Below the headline is a photo of the actress with a military buzz cut, along with a quote about how she'd shorn her iconic blonde locks for a role.
The online article
, printed on handouts that Alexis Gerard has distributed to her class at Clemente Middle School in Germantown, Maryland, is startling. It's irresistible.
Gerard is using the story to remind the 11- and 12-year-olds they shouldn't believe everything they read online.
"There's so much fake news out there, they really don't know what's true anymore," Gerard says.
That's why educators like her around the world have launched programs to help students navigate this bewildering media landscape.
In the Czech Republic, high schools teach teens to identify propaganda from Russia
In Sweden, students as young as 10 are schooled on how to consume news
And in Pennsylvania, a state lawmaker wants mandatory media literacy classes
in all public schools.
"The sophistication in how this false information is disguised and spread can make it very difficult for someone, particularly young people, to determine fact from fiction," says Rep. Tim Briggs.
Fake news and kids
Kids are web savvy. But that doesn't necessarily mean they're media savvy.
A survey by Common Sense Media, released earlier this month, really brought home that point
In it, 44% of tweens and teens said they can tell the difference between fake news stories and real ones. But more than 30% admitted they shared a news story online -- only to find out later that it was wrong or inaccurate.
"There was sort of a filter on what was available to kids," says Bob Thomas, a middle school education technology specialist in Massachusetts. He's referring to the traditional gatekeepers of old media.
"And now those filters are all off. Anyone can publish (anything) on the web. In a way, it's a sad thing."
Fighting against fiction
So, how do you prepare against that?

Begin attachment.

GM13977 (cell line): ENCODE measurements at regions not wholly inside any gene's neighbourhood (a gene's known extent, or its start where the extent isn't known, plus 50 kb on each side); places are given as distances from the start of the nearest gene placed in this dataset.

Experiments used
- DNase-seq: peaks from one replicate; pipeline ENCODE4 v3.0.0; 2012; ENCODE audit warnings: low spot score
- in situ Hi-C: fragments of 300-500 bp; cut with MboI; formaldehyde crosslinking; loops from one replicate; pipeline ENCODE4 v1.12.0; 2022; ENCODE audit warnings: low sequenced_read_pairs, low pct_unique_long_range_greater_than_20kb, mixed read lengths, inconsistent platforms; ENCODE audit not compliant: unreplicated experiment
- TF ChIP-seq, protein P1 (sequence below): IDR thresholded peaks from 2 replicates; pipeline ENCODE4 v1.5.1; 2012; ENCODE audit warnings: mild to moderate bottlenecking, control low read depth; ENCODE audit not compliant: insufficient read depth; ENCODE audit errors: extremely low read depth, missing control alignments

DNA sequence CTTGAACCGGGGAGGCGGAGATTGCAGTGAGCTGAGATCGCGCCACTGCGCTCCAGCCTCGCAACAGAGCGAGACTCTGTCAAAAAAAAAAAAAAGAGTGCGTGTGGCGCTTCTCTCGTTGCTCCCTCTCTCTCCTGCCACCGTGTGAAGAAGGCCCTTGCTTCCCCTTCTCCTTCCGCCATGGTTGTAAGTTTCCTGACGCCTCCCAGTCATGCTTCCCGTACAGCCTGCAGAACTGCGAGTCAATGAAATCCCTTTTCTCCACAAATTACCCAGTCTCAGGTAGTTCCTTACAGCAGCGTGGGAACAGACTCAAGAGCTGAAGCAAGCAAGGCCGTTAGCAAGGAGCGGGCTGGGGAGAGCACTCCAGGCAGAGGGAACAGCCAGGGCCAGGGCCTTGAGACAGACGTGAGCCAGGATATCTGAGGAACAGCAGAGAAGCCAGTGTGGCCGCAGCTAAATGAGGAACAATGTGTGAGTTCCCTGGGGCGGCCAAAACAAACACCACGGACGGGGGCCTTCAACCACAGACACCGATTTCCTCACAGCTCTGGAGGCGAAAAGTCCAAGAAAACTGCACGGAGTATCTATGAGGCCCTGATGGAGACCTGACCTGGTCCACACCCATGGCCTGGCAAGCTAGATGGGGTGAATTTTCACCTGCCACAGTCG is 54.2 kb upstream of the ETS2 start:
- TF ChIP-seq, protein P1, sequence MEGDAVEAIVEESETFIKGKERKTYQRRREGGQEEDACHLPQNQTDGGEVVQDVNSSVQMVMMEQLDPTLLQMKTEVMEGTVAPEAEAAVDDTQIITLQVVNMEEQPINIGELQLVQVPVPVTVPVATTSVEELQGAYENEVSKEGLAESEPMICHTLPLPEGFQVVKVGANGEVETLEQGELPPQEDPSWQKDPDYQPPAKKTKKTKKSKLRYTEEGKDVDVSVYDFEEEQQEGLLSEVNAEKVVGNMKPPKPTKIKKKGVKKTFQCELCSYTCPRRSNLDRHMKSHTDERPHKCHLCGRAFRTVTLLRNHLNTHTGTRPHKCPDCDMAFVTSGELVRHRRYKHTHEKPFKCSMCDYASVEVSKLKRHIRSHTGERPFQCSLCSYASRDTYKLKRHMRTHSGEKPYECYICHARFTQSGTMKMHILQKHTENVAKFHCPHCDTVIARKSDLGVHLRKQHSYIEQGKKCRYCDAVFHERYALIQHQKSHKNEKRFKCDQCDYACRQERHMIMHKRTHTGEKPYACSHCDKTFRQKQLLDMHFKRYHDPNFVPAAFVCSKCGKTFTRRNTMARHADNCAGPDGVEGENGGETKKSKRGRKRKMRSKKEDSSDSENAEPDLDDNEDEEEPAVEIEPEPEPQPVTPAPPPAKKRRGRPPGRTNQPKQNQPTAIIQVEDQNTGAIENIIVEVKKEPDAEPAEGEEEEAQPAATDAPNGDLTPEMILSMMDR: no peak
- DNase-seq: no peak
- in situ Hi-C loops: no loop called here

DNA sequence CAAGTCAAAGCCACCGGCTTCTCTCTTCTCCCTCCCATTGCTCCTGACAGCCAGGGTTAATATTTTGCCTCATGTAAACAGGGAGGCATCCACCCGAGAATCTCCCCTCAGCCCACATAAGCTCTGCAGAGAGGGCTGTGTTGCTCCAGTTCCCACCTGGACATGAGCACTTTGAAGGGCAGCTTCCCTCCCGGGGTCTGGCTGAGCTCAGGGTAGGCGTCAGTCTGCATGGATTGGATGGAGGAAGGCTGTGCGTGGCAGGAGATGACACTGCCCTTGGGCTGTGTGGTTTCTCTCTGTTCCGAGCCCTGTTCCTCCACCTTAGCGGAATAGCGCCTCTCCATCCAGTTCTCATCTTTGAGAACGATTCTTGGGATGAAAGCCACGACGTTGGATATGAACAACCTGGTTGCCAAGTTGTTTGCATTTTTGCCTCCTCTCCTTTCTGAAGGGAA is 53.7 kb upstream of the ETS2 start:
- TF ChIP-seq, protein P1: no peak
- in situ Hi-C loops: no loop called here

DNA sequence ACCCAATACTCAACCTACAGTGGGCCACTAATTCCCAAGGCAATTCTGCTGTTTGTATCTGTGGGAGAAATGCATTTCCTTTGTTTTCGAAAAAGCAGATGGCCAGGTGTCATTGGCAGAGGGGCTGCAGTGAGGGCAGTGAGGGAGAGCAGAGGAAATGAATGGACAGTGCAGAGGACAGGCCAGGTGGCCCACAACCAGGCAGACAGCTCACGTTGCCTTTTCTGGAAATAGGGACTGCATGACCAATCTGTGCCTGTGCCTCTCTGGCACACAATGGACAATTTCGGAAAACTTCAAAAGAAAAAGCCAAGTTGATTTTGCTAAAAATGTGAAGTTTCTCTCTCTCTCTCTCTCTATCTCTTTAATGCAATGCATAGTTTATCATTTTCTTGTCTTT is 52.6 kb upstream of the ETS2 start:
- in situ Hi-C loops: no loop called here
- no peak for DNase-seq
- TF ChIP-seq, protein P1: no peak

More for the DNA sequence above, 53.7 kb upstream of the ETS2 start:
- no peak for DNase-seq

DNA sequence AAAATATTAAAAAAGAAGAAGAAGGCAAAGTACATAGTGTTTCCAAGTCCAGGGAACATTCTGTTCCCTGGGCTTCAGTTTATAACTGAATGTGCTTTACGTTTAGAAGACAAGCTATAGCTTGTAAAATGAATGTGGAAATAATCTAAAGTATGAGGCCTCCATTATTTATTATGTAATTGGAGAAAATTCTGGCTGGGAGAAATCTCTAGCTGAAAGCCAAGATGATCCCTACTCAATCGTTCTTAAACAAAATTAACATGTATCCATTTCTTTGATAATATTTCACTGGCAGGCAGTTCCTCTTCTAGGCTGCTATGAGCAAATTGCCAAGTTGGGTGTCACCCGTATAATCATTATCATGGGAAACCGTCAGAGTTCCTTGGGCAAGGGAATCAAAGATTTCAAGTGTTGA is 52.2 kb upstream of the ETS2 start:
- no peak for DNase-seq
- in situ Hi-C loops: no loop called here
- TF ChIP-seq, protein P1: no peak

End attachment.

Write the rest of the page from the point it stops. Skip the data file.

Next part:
For educators, it means equipping themselves with some new weapons.
One of them is a course created by the nonprofit, the News Literacy Project
that teachers from California to Virginia are adding to their classrooms. It includes a 10-question checklist for identifying fake news.
Some of the red flags are easy to spot.
Is the story missing a byline? Is the headline in ALL CAPS? Is there excessive punctuation? Are they promising you something "the media" doesn't want you to know?
Some take a little more thought.
Who published it? Is the tone a little sensational? Is the content genuinely trying to inform you, or just trying to get you to see ads?
Teachers say it's working. Part of the reason: Kids, particularly middle schoolers, are inherently cynical.
Patricia Hunt, who teaches government at a high school in Arlington, Virginia, say her students were already learning how to evaluate sources academically. So doing the same for news sources was a natural next step.
"Question what you hear. Question authority," she tells them. "Question the perspective. Question the sources."
Learning the difference
At Atlanta's Midtown International School
, six boys and a girl sit around one big table. Their assignment: Find a story that interests them, find what's false within it, debunk it and then create a public service announcement to fight back against its lies.
The students work independently, but they can't help but pass their computers around, sharing the articles they find too ridiculous not to laugh at together.
"I normally know the difference between propaganda and news," says Andrew Boyacigiller, a seventh grader. But he says the class has helped him discern between credible news outlets and ones that are just trying to match ads with eyeballs.
"I think (this class) is changing what news I would actually pick."
Their media literacy teacher is a bearded young man named Munib Rezaie. The students have been studying fake news all week — what it looks like, why it's written and how it spreads. They use sites like Snopes
and FactCheck.org to cross-check the stories they find.
And slowly but surely, they're forming a habit.
Ray Gipson is another seventh-grader in the class.
"I didn't really have a way of knowing what was what," he says. But now he double checks articles that look questionable. "Even being slightly (more) aware, it's a really big difference."
After all, he says, there's so much information in the world.